Guest Lectures:

Opening lecture:

In this opening lecture we were given an introduction to the module and a summary of what we are expected to achieve over the course of the year. It was explained that the lectures for Project Development are for the entire of Media Practice, rather than specific to each module. This means that we are able to attend guest lectures about other modules rather than just the one’s we are taking.

We were shown a video about the English born inventor Dominic Wilcox, called The Reinvention of Normal.


This short 7 minute film is very unique in its content.

“Considering the sheer amount of short profile documentaries online, sometimes it takes a bit of personality to stand out. Well, in this portrait of London-based artist and inventor Dominic Wilcox, director Liam Saint-Pierre delivers personality by the bushel full. Saint-Pierre’s film is a quirky, playful look into the mind of a man who looks at the world just a wee bit differently than everyone else. Quite simply, Wilcox is a great documentary subject—a man who crafts odd doohickeys and thingamabobs with an energy that might seem crazy if it wasn’t so infectious. Granted this may not be the deepest cinematic experience in the world, but it’s just so much damn fun—7 minutes of unadulterated joy in the visual form.” –Ivan Kander, Short of the Week

Lecture 1: Matt Thompson:

Notes from lecture:

Exploration in the dark: Matt Thompson (Director of Rockethouse Productions)


  • Been at the BBC for over 20 years
  • Applied 10 times to the BBC
  • Approach to radio & sound: Important that the audience keep engaged
  • Don’t try and do everything yourself; there will be other people out there who can do it better than you, and even teach you things.

Fabulous Fables – words that stand out:

  • I fell in love with her
  • When she died it didn’t take me long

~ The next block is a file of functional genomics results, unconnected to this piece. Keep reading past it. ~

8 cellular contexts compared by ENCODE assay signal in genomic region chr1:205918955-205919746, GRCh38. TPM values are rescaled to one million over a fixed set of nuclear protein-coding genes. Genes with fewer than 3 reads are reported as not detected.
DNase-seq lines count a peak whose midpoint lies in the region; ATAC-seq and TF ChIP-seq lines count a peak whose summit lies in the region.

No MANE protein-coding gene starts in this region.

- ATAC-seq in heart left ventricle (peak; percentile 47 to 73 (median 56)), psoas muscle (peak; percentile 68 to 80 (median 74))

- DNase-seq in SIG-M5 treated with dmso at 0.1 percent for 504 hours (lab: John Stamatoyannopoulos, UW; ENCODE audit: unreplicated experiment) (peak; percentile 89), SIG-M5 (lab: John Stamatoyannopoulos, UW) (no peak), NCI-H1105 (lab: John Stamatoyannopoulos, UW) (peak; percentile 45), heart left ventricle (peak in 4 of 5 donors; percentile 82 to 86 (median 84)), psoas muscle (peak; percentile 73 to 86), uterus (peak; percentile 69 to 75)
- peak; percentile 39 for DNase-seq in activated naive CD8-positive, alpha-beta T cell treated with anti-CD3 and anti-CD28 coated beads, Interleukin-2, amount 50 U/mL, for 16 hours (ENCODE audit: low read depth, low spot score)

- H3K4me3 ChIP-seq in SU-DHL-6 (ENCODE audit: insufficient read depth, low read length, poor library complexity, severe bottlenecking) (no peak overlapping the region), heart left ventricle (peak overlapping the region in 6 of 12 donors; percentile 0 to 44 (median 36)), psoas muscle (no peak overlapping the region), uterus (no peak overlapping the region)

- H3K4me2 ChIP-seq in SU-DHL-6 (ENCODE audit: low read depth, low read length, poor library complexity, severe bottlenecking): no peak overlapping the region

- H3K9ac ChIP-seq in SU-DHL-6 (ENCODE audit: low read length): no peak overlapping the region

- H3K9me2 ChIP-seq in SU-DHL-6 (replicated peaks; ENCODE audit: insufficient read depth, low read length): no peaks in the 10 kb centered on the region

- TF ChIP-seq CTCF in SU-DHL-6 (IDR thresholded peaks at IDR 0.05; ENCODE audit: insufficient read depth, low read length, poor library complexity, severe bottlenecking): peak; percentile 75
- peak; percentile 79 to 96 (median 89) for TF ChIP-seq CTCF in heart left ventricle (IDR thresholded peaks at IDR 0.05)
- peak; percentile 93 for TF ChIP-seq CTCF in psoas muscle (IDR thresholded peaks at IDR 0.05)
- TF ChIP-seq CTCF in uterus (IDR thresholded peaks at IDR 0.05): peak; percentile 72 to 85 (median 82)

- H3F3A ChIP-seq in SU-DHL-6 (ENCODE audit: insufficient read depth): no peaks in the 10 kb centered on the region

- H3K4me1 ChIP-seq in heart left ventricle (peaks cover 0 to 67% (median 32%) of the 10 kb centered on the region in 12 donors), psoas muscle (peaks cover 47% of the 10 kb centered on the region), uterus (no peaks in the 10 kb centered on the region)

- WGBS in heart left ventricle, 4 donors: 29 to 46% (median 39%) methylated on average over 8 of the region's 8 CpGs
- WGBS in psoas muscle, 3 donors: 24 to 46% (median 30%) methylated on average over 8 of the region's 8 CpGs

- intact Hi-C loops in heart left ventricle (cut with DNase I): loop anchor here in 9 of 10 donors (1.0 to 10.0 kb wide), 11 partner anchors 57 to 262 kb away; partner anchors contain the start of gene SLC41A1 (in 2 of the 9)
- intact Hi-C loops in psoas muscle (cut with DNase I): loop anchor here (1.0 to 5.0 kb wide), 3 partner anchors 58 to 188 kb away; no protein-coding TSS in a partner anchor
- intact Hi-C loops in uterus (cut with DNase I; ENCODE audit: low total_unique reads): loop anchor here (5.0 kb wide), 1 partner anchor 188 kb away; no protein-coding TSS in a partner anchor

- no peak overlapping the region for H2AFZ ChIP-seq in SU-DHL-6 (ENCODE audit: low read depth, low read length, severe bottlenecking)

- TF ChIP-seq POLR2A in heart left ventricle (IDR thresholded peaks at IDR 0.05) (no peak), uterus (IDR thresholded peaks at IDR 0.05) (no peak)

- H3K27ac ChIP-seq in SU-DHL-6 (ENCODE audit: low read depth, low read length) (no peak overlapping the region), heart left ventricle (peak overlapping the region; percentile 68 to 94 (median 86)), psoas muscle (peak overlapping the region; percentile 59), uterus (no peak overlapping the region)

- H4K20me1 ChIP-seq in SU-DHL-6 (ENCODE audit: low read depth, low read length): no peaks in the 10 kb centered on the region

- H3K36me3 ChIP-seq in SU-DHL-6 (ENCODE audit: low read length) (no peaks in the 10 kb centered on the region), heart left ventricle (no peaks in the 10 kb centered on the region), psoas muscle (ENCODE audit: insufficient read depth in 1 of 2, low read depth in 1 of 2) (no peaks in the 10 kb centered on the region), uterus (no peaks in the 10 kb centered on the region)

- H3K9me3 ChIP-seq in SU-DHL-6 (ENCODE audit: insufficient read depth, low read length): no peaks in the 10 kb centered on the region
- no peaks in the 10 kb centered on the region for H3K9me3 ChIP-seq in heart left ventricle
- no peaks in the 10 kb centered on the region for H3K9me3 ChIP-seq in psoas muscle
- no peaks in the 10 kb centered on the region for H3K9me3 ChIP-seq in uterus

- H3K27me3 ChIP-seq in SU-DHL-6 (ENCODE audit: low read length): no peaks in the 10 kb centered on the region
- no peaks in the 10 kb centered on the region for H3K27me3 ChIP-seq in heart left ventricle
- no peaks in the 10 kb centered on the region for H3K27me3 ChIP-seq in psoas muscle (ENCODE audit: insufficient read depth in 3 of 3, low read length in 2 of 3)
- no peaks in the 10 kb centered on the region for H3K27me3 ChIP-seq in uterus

• Not a beauty
  • Quite a short dumpy figure
  • She knew how to handle men
  • She was good

Prefiguring the story

Music is very effective; if used sparingly it has more power.

Some of Matt’s radio work:

  • Fabulous Fables
  • Wind In the willows
  • Counting sheep

In Matt’s lecture we listened to the above audio’s created by Matt, and thought about characterisation, creative use of sound to tell a story, phrasing and use of silence, forensic interviewing as music and editing.
Out of the above audios, the one I found the most interesting was the ‘Wind in the Willows’ story, Matt had combined the audio of the famous children’s novel, with audio of the real story of a little boy going missing. The juxtaposition of the two stories worked really well together and made for very compelling listening. I don’t know much about sound or audio so it was an interesting lecture that got me thinking about the type of sound and music I would like to use in my short film.

 Lecture 2: Joanna Callaghan:

“Why read if I want to make stuff?”

Joanna Callaghan is a filmmaker and a Senior Lecturer in Filmmaking at Sussex. In 2014 she completed her second feature film ‘Love in the Post: From Plato to Derrida’ based on a book by the philosopher Jacques Derrida. In this lecture Joanna outlined how the research process shaped and informed her film “Love in the post”.


Joanna was my script writing teacher in second year so I felt particularly interested in this lecture, as she was very helpful as a script writing mentor. She gave constructive criticism on my script which helped me achieve a mark I was very proud of by the end of the module. I found the concept of Love in the Post, quite confusing, but I could appreciate that it is a quite abstract and unique idea for a film. Although it isn’t my kind of film, I think it is well done, and it was interesting hearing Joanna talk about her past work.